3 December 2020
Animal shelters are empty. Due to the pandemic and people being required to stay home more than normal, many have decided to adopt a pet. Whether it’s a fluffy dog or cat or a scaly lizard or turtle, people wanted companions to fight the loneliness away with during this unique time.
“I said ‘I’m pretty sure this one’s never coming back to the rescue. She’s very much going to be mine’,” said Nanette Allis when recalling the adoption of her furry friend Cookie.
The coronavirus pandemic has led to a surge in animal adoptions and fostering. People are home all the time and see it as a great chance to raise and train a new puppy or kitten. According to a USA Today article from September, the community adoption rate has increased from 64% to 73% within this period. Also, according to Lauren Tavar, the Senior Adoption Coordinator for Homeward Trails Animal Rescue, they have “crazy waiting lists now,” and have seen an increase in adoptions “across the board.” Puppies are still the most popular, but cat adoptions have increased as well.
Tavar said there are many pros to adopting during this time- for example, training a puppy. “Having the time to really be able to potty-train your dog quickly is always a bonus, you know; if you’re home most of the day and you’re able to get them out every hour on the hour, that’s certainly better. Also, just in terms of providing exercise stimulation you’re likely going to be able to do more of that while you’re home, especially with a young dog who really needs it, because you can get them out more.”
But are there any potential issues people should be aware of when things hopefully start to return to normal? Yes, and the big one is separation anxiety. This is something Homeward Trails has been stressing to adopters. There are ways to try and prevent separation anxiety, and part of that is in training. Tavar said that while doing basic obedience training, “part of that training needs to be leaving the dog alone for periods of time.” Whether it’s a walk around the block or standing outside for five minutes, it should be done.
Cat owners needn’t worry, however.
“I think the cats will probably be fine. They’ll probably be happy that their people are leaving them,” said Tavar.
Should separation anxiety deter someone from adopting a pet? Absolutely not.
Tavar said that, “as long as you recognize that that’s a possibility and take the steps to mitigate that, then I think that definitely the pros outweigh any cons that might be there.”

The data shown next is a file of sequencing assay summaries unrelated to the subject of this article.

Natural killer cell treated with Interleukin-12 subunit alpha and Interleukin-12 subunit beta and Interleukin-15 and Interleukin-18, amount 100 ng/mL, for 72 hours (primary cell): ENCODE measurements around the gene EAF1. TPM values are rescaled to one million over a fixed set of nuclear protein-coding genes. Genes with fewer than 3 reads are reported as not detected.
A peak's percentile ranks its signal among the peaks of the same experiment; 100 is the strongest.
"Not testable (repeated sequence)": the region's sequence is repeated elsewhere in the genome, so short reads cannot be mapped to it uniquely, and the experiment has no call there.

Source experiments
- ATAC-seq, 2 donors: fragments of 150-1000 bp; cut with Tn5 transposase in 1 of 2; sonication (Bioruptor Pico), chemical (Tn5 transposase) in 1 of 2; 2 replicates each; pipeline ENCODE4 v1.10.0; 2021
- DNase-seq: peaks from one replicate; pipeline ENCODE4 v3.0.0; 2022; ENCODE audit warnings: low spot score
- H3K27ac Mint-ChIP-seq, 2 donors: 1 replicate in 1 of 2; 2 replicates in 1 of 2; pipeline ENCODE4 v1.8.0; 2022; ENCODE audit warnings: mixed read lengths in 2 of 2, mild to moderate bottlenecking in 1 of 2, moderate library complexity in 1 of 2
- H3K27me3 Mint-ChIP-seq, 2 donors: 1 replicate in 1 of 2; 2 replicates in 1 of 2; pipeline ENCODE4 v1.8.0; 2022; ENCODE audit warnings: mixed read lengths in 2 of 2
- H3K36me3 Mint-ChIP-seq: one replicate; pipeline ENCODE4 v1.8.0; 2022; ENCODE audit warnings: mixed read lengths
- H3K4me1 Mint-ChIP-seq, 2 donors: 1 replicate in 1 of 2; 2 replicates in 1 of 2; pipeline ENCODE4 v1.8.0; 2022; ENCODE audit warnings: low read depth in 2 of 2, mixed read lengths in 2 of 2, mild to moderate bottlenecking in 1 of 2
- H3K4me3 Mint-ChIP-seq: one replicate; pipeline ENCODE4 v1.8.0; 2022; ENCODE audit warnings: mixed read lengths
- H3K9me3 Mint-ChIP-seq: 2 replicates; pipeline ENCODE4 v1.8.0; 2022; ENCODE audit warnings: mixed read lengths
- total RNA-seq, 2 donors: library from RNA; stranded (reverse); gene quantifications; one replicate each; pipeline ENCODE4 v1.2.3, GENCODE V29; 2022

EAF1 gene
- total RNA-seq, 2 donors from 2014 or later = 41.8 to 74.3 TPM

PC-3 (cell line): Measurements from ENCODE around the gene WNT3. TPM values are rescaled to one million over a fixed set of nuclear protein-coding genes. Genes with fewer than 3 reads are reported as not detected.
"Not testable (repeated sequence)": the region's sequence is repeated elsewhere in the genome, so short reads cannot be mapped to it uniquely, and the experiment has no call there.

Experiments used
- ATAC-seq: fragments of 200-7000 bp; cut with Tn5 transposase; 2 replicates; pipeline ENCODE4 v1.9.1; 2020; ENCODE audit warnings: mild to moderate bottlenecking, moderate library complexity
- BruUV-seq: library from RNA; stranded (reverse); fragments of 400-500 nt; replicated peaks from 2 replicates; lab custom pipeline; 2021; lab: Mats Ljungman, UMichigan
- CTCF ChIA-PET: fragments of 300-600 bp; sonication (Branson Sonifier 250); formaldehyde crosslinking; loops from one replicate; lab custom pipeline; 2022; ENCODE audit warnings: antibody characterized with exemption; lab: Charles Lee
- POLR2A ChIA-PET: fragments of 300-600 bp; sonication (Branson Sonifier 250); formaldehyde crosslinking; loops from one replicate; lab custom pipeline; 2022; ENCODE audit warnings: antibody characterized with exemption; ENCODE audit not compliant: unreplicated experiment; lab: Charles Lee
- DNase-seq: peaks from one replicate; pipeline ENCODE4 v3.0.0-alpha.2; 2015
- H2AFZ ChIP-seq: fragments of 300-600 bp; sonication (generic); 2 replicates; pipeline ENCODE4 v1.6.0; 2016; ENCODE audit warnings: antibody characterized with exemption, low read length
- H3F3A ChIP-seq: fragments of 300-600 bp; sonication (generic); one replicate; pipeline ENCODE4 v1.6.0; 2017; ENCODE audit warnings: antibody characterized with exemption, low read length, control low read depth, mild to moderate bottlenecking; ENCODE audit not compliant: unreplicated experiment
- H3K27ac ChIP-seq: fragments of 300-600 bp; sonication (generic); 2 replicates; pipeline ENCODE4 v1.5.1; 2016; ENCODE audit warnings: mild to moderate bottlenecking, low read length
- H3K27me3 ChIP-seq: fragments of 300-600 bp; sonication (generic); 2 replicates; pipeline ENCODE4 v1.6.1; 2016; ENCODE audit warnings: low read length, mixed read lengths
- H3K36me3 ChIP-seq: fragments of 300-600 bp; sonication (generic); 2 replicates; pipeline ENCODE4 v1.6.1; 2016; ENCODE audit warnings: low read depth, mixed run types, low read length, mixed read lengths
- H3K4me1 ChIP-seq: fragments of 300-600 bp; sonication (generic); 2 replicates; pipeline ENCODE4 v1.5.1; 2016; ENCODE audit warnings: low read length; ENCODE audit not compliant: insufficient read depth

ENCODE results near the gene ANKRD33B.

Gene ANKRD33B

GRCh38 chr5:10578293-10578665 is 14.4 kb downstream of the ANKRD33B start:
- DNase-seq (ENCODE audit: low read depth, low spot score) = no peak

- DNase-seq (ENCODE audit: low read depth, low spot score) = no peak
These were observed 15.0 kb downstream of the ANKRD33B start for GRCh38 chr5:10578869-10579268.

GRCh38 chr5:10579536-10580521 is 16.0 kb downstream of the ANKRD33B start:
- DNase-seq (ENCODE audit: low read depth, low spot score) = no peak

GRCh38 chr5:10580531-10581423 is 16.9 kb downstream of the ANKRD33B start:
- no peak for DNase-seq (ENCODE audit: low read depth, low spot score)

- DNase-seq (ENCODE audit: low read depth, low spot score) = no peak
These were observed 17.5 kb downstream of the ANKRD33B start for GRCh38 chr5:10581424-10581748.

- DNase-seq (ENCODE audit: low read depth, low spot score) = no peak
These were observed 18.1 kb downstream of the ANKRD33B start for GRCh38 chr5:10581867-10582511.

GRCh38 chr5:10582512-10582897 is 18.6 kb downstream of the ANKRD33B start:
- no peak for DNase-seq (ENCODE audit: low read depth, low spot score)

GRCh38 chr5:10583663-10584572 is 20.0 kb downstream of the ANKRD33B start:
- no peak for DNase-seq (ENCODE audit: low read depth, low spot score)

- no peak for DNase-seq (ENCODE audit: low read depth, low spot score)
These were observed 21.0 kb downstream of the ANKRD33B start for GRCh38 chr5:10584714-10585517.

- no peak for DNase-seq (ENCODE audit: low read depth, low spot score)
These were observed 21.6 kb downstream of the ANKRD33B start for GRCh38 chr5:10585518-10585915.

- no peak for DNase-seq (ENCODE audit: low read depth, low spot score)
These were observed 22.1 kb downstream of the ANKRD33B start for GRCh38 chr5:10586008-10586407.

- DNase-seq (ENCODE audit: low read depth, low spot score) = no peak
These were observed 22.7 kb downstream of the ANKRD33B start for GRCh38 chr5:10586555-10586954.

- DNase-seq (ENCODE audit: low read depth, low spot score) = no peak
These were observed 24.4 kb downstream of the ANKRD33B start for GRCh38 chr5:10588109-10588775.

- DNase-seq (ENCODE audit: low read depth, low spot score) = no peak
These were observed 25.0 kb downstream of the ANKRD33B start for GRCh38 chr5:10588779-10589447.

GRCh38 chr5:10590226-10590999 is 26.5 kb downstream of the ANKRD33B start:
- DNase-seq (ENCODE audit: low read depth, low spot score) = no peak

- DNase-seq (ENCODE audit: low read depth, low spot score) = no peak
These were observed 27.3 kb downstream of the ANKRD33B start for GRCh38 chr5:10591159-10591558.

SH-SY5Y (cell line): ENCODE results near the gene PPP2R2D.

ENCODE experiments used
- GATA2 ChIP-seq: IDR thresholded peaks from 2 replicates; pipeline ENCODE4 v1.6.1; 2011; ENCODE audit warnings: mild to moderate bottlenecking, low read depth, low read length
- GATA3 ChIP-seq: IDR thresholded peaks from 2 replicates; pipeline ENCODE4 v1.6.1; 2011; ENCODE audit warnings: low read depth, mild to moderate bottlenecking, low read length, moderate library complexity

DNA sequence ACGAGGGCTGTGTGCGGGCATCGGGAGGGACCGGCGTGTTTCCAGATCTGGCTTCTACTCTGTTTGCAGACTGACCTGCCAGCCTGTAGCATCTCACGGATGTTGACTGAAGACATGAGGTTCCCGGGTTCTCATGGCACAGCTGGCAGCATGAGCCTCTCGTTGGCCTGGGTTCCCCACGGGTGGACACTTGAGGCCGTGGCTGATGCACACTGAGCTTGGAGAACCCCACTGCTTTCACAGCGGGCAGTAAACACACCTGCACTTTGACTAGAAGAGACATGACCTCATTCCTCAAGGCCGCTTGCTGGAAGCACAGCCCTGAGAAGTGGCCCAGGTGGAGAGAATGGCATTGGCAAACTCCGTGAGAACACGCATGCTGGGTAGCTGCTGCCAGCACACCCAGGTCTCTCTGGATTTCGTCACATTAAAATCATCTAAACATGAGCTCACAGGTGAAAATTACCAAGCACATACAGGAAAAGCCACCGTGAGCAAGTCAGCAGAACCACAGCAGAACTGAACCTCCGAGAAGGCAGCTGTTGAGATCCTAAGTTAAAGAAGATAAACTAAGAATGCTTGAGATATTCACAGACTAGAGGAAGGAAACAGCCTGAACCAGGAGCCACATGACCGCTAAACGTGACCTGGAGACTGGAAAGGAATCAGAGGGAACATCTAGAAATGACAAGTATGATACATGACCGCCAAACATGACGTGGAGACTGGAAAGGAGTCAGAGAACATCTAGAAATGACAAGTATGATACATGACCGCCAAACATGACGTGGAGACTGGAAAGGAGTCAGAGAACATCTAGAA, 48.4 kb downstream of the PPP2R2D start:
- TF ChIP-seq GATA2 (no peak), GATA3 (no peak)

Rescues have also had to become creative with the adoption process due to the pandemic. Most of the adoption process has become virtual, minus picking up the animal. Homeward Trails even will do the first meet and greet online if the potential adopter is not comfortable going in person. There are plenty of accommodations that are provided to help people looking to adopt.
If you’re still unsure whether to adopt, Tavar recommends to begin with fostering to see if owning a pet fits in with your lifestyle. Tavar also said people must remember “that this is, you know, not a pandemic puppy. This is potentially a decade-long commitment.”
Fostering an animal is giving them a temporary home before they move on to their forever family. Nanette Allis is a foster for Canine Humane Network and has so far fostered six dogs, and adopted one of them. She said she became a foster because she “needed something to do that I felt was having a positive impact outside of my own little world.” Being a foster means keeping a dog or cat from being stuck inside a cold kennel and letting them into a warm loving home.
“Just playing with the dogs and seeing the transformation” is the best part about being a foster, according to Allis. She recalled witnessing a shy, skittish dog transform into an outgoing, playful puppy.
In order to become a foster at Canine Humane Network, all one has to do is send in an application, pass a small background check, and sign an agreement to not use electronic devices such as shocking collars.
After that, the rescue sends out notifications asking for fosters. At that point the person needs to decide if the dog is a good fit for them. The rescue covers food, toys, and vet visits (as long as you go to their vet).
Unsure whether to become a foster?
“If you’re not sure, don’t do it. You need to really be sure, because you need to be committed to taking care of the animal. Because it’s literally, their lives are in your hands,” said Allis.
She clarified that it depends on why a person may hesitate to foster.
“If your concern is having time for the dog, absolutely not,” said Allis. “As long as they’re willing to make the commitment then they should be okay.”
If people are looking for something to add some joy to their lives during this weird time, they should consider adopting or fostering for a local rescue. Just be quick to pounce on the opportunity to get a puppy, because according to Tavar, “puppies are always popular.”